He said he caught the racing bug off his grandfather, Barry (Clotworthy).
“I used to go to the gallops a lot with him when I was young, and I’ve always loved horses. It wasn’t until I spoke to Auckland trainer and owner, Tim Vince, I actually did something about it.
“I was 17 at the time and was attending Whangarei Boys High School. Not long after Tim put me onto top Auckland horseman, Brent Mangos, and ended up working for hm for two-and-a-half years.
“I drove at about 30 trials and then due to some personal stuff I needed a change of scenery, a new start, so I headed off to Australia six years ago,” Clotworthy said.
He ended up working for Caulfield galloping trainer, Clinton McDonald, before working as a track rider and junior foreman for Gai Waterhouse at Randwick.
Then after a stint with Anthony Cummins at Randwick, Clotworthy realised he was missing harness racing.
“I was just missing being in the cart. I was too big to be a jockey, so I put the feelers out and decided to go and work for Ben Yole in Tasmania.
“It was just the direction in life I needed. He was working between 80 and 100 horses and I only had to do another 18 or so trials to get my licence.
“I’m so grateful to Ben because I learnt to drive race-day there and I got my first winners for his stable. I was with Ben a year before joining up with Jack Butler last Boxing Day. I’ve been with Grant and Trista for just over a month,” said Clotworthy.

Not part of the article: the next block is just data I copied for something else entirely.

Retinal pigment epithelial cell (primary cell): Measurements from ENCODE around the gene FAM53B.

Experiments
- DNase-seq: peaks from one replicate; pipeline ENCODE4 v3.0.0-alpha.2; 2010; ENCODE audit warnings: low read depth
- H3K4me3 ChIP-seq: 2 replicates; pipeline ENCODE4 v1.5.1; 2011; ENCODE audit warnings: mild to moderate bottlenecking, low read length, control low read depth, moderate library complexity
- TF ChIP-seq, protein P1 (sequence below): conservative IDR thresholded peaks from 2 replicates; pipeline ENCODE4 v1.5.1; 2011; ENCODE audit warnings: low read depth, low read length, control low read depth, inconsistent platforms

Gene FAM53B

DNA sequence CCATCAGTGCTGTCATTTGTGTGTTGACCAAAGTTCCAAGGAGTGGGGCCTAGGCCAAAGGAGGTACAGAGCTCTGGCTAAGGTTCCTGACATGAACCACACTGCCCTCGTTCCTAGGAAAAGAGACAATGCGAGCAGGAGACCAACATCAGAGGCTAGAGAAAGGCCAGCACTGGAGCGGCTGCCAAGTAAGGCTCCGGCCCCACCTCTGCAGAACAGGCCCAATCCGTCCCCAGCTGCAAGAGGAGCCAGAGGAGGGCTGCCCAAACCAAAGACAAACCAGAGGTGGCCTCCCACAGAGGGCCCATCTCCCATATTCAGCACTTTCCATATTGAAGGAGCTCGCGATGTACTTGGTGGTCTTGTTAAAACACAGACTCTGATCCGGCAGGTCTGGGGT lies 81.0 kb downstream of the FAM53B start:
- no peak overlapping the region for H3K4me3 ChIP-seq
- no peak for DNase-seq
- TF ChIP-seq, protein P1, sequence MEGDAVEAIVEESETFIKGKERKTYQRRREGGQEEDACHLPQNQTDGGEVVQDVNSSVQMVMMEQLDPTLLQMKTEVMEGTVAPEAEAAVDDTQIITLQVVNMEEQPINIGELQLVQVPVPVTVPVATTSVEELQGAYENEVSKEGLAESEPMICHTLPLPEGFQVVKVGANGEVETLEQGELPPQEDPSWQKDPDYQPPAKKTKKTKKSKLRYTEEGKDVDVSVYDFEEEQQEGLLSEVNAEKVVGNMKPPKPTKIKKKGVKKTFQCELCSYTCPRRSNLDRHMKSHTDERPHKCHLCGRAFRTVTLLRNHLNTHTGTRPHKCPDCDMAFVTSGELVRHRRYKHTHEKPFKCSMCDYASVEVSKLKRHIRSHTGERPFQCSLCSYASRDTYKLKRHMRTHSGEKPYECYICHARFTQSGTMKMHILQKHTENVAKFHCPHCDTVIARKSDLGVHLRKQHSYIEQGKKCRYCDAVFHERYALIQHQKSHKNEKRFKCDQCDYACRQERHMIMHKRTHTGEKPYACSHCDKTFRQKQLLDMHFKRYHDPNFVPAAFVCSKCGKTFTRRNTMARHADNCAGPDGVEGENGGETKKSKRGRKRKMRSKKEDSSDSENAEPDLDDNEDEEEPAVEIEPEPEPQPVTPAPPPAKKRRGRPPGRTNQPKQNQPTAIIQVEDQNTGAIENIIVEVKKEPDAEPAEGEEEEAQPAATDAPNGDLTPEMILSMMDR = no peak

While working for Yole at Sidmouth, north of Launceston, Clotworthy won the Junior Drivers Botra Series. His first winning drive came at his sixth attempt behind the Yole trained Nancys Baby at Elwick on June 26 last year.
“That was a memorable drive, and I’ll forever be grateful for the opportunities Ben gave me. Every win is special to me, especially that last one behind Im Isabella,” Clotworthy said.
“I especially enjoy driving at Redcliffe. It’s a unique track and the people are like back home. Everyone is friendly and says hullo.
“I’m very happy in Queensland. I’m working for the best stable in the country and I’m the only claim driver. Grant has been very good to me. What he doesn’t know about horses isn’t worth knowing.
“I’m learning so much from him. I just want to keep taking it in and be a good employer. One thing I do have to do though is remember to call him Grant and not Grarnt like us kiwis say it,” Clotworthy said.
As to the future, Clotworthy has several drives this week and just wants to keep improving.
“I’m still fairly young and just want to take it all in for now and become a better driver each time I go out there. Long-term I’d love to train my own team one day,” Clotworthy said.
“Australia has been good to me,” he added.
Footnote: Im Isabella and Clotworthy have drawn three in race eight at Redcliffe Paceway on Wednesday.
For The Record: Clotworthy is a former Northern Districts age group cricketer who has played alongside some of New Zealand’s best. The classy right-handed batsman, who also bowls left-arm leggies (‘the Chinaman’), has a personal high score of 163 not out. He also boasts a single-figure golf handicap.